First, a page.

Preprimary & Primary Education
Preschool education in Venezuela is free but not compulsory. There are many public and private institutions caring for children between the ages of three and six. They include kindergarten, day care, and nursery schools. In recent years the urban areas have witnessed a boom of private institutions caring for preprimary students. Some of these schools offer bilingual education and follow the strictest educational curriculum, comparable to those in developed countries. Due to the high cost of these institutions, the students who attend them have customarily been from the middle and the upper middle class.
Under the present educational system, primary education lasts nine years. All instruction is in Spanish, but there are a number of bilingual schools that also teach in English, French, German, Italian, and Portuguese. The majority of primary schools in Venezuela are coeducational, and both men and women teach at this level. Approximately 2.7 million students, about 86.6 percent of the relevant school population, were enrolled in the primary system during the 1982-1983 school year. Most of the children in the primary schools fall within the 6 to 14 year old range. In the decade between 1974 and 1984, enrollment grew from 1,924,040 to 2,660,940, which is about 75 percent urban and 25 percent rural. About 88.4 percent of primary students are in public schools and 11.6 percent in private schools, but private education is largely urban. All institutions must be registered and supervised by the Ministry of Education. There are four classifications of public (official) schools: national, autonomous, state, and municipal. National schools enroll the largest number of students (81 percent urban), followed by state schools (54 percent urban), municipal schools (82 percent urban), and autonomous schools (88 percent urban).
According to the national census of 1950, only 50 percent (972,467) of the children of school age were enrolled. About 50 percent of the students that were ten years old or older were illiterate. However, there has been a steady progress in the number of students enrolled since 1958. In 1956-1957 there were 694,193 children in elementary schools, 561,367 in the public schools, and 132,826 in private schools. In 1961 the total elementary enrollment had risen to 1,254,255. In the 1980s and 1990s these figures had sharply increased; so had the number of school dropouts.
According to the Ministry of Education students registered in basic education from grade one to grade nine for the academic year 1988-1989 totaled more than 3.7 million. This number steadily increased each year, reaching almost 3.9 million in 1989-1990, approximately 4.0 million in 1990-1991, and nearly 4.2 million in 1991-1992, where it remained for the next several years before dropping slightly again in 1995-1996 to approximately 4.1 million. However, the next year (1996-1997) it went back up to approximately 4.2 million again. And the next year (1997-1998) it increased yet again, to more than 4.3 million.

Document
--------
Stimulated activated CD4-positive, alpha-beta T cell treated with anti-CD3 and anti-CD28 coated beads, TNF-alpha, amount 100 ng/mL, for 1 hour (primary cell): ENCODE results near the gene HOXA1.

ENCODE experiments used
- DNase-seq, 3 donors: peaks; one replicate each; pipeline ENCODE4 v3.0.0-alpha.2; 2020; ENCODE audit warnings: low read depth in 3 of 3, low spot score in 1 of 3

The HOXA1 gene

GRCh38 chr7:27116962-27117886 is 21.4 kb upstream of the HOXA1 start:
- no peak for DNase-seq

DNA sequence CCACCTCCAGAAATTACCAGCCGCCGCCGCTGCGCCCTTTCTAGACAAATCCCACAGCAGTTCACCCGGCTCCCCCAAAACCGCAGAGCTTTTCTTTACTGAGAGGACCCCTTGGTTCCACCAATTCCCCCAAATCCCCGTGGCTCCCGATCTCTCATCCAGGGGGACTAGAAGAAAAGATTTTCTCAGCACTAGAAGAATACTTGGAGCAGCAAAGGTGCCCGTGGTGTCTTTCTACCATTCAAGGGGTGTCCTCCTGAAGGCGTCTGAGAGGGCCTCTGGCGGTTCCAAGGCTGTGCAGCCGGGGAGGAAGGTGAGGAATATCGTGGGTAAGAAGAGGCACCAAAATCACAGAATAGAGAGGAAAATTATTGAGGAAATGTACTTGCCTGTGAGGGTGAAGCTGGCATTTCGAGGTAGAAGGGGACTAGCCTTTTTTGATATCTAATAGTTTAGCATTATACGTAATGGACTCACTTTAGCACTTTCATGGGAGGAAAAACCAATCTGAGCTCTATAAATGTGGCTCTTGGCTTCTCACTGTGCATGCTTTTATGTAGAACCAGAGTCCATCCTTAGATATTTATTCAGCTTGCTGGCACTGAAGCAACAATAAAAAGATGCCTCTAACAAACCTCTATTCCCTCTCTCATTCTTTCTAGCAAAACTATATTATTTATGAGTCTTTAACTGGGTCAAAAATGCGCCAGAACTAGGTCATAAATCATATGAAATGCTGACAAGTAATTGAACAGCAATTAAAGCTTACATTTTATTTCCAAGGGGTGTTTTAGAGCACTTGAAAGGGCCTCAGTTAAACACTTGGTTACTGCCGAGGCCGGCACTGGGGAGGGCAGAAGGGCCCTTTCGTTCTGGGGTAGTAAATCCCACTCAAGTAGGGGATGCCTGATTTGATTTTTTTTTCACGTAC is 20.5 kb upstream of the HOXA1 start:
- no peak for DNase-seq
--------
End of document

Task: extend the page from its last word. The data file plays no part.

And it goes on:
As for dropouts, according to the Ministry of Education, student desertion in basic education from grade one to grade nine for the academic year 1985-1986 totaled 286,677. This number increased the following year (1986-1987) to 346,310. For the next several years it decreased steadily, hitting 249,343 in 1989-1990. After that it steadily increased each year, approaching half a million in 1994-1995. The number then declined dramatically the following year (1995-1996) to 226,291. In the academic year 1996-1997 student desertion in basic education from grade one to grade nine totaled 253,873.
At the beginning of the twenty-first century, the Venezuelan educational system was undergoing sweeping reforms led by the administration of President Hugo Chávez (1999-2006). An experimental phase started in September of 1999 and includes 525 "Bolivarian schools" all over the country. The purpose of this program is to create a new educational philosophy inspired by the ideas of Simón Bolívar. According to this philosophy, there must be a permanent dialogue between the school system and the needs of the social community. The "Bolivarian schools" emerge as an answer to the educational crisis in Venezuela, and they intend to rescue the Latin American tradition concerning state-run education. In addition, these schools will have as one of their prime objectives to promote the advancement of the community and to teach more thoroughly the legacy of Simón Bolívar. The administration of President Chávez considers that under the old system "education" and "culture" were viewed separately; culture was considered an extracurricular activity and not an integral part of the educational agenda. The Bolivarian schools will try to bridge this gap by bringing forth a system that integrates these two elements. These schools aspire to create a leading model throughout the country in terms of technology, science, performing and visual arts, and sports. According to the Chávez administration, the teaching philosophy of the "Bolivarian schools" can be summarized as follows:
- To be a model of integral attention for social equity.
- To provide participation, autonomy, and democracy.
- To provide a school system that values and respects students, the culture, and the community.
- To be a model for permanent teaching improvement.
- To be aware that the Bolivarian Schools are for the community and with community participation.
Since this project remains in an experimental phase, no data is available regarding success, difficulties, results, or areas where innovation is needed.
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